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Where Are You Going Great-heart?
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Just Before The Tide Turned
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The Little Old Road
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The Turning Of The Tide
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I Knew You Would Come
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Bombing Metz

Joyce Kilmer
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To Villingen--and Back
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America Enters The War

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The Quality Of Mercy
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A Boy Of Perugia
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The Secret Service
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United States Day
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U S Destroyer _osmond C Ingram_
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America Comes In
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The Call To Arms In Our Street
There's a woman sobs her heart out, With her head agains...

In Memoriam
[THE FIGHTING YEARS, 1914-1918] Ring out, wild bells, ...

The United States Marines
Our flag's unfurled to every breeze From dawn to setti...

Vive La France 1

The determination of the people of Alsace and Lorraine not to submit to
the pressure of their conquerors was made evident even up to the very
day that war was declared in 1914. Von Moltke had predicted that It
will require no less than fifty years to wean the hearts of her lost
Provinces from France. Notwithstanding all their efforts, the German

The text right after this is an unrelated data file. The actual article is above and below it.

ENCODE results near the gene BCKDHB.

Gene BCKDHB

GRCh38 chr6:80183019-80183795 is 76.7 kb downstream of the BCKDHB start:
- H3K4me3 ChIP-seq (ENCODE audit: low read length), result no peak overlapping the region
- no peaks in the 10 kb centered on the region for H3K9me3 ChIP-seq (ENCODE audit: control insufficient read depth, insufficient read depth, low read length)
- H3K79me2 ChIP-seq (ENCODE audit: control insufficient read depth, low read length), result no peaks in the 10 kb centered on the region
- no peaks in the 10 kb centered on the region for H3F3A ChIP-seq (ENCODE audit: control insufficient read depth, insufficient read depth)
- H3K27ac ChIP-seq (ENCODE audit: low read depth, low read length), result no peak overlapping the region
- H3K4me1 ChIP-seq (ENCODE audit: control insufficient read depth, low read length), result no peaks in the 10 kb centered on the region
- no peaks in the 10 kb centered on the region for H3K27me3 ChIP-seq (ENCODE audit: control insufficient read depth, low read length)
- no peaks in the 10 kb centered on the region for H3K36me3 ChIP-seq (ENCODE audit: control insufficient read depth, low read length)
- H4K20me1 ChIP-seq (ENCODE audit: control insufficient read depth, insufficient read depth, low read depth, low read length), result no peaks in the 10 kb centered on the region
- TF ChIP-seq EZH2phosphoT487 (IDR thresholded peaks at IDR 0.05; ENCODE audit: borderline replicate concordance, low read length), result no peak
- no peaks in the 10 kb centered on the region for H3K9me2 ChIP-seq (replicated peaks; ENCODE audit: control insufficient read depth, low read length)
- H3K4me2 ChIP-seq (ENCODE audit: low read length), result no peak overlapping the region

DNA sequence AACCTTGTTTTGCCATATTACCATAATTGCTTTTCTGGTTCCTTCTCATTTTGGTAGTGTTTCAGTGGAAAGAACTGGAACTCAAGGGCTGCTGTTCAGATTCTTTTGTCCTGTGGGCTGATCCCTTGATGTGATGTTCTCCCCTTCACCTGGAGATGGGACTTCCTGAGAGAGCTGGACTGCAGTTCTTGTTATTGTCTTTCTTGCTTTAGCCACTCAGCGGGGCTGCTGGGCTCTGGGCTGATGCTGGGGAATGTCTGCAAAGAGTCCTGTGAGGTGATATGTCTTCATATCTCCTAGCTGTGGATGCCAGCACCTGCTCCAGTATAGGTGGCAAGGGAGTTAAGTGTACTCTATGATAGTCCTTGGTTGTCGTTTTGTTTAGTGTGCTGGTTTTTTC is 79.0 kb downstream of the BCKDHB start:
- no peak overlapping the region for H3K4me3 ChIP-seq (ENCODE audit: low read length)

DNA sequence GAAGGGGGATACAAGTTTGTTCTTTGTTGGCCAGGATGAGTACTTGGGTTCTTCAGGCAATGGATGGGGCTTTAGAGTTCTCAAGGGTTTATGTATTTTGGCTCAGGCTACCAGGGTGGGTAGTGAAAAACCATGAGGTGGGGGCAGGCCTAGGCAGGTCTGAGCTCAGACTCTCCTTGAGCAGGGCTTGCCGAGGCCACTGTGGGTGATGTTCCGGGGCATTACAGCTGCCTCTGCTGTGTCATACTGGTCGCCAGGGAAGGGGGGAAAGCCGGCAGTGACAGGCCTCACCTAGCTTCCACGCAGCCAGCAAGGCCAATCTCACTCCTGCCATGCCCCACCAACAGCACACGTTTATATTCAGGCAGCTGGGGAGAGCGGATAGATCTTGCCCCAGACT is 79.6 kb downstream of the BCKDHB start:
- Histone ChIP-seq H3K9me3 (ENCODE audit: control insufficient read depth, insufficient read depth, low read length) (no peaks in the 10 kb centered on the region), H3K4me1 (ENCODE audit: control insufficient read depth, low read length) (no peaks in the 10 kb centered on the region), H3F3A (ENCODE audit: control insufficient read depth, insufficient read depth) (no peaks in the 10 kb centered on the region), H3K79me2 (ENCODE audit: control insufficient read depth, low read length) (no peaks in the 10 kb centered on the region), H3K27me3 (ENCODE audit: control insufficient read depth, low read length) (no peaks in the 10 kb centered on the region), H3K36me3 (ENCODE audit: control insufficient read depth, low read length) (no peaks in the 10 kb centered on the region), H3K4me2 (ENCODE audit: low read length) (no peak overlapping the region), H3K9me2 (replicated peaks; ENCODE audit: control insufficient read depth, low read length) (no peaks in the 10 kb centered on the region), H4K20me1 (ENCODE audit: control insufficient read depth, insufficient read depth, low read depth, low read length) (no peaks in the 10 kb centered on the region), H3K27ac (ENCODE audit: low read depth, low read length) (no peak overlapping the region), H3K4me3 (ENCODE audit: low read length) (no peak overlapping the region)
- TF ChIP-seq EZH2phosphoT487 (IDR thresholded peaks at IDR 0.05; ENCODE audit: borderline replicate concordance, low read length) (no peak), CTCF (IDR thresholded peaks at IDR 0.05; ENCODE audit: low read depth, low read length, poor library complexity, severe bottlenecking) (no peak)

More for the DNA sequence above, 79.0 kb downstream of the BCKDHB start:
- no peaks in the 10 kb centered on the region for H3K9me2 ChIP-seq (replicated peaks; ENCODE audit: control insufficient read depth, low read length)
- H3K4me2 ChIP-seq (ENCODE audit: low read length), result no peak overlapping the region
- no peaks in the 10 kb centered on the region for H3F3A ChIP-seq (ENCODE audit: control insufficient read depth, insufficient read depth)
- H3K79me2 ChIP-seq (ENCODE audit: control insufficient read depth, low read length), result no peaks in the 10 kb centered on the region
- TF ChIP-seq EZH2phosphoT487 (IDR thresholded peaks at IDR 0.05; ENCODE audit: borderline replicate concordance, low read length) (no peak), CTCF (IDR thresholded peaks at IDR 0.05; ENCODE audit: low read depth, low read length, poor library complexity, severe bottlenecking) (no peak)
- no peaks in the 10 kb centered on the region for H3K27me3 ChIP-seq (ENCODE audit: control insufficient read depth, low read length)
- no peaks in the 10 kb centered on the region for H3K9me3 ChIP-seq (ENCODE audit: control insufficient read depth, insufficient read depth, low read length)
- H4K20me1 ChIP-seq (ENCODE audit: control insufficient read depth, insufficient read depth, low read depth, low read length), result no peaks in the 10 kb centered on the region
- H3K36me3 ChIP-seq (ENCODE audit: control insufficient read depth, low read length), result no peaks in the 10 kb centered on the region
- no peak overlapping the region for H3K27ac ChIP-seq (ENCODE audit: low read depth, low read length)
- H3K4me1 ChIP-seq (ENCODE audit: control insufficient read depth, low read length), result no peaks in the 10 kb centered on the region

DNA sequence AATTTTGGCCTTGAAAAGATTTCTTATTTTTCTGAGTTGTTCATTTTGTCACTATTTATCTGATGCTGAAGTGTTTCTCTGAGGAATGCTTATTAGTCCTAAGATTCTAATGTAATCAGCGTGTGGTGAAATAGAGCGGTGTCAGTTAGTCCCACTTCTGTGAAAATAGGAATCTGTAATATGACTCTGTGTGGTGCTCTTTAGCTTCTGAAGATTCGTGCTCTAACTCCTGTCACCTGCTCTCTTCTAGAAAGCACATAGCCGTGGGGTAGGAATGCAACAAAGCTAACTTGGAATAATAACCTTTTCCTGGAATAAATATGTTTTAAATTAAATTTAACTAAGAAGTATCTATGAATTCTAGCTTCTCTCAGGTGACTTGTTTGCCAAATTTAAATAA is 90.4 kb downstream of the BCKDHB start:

leaders in 1890 had said, After nineteen years of annexation, German
influence has made no progress in Alsace. When the German soldiers at
the beginning of the World War entered the provinces, their officers
said to them, We are now in enemy country.

This remark seems all the more strange because the population of the
provinces was largely German. Most of the French citizens had
emigrated to France, and all the young men had left to avoid German
military service and the possibility of being forced to fight France.
Many Germans had moved in. Indeed if at this late day a vote had been
taken, no doubt the majority would have expressed the desire to remain
under German rule. But Germany still considered the country as an
enemy. She knew the whole world disapproved of her seizing the
provinces. Therefore it did not surprise the German government to
learn that President Wilson, as one of the fourteen points to be
observed in making a permanent peace for the world, gave as the

The wrong done to France by Prussia in 1871, in the matter of
Alsace-Lorraine, which has unsettled the peace of the world for nearly
fifty years should be righted.

At the foot of the Vosges mountains near the Lorraine border, the
American armies joined those of France. There in the Lorraine sector
they fought valiantly and finally drove the enemy headlong before them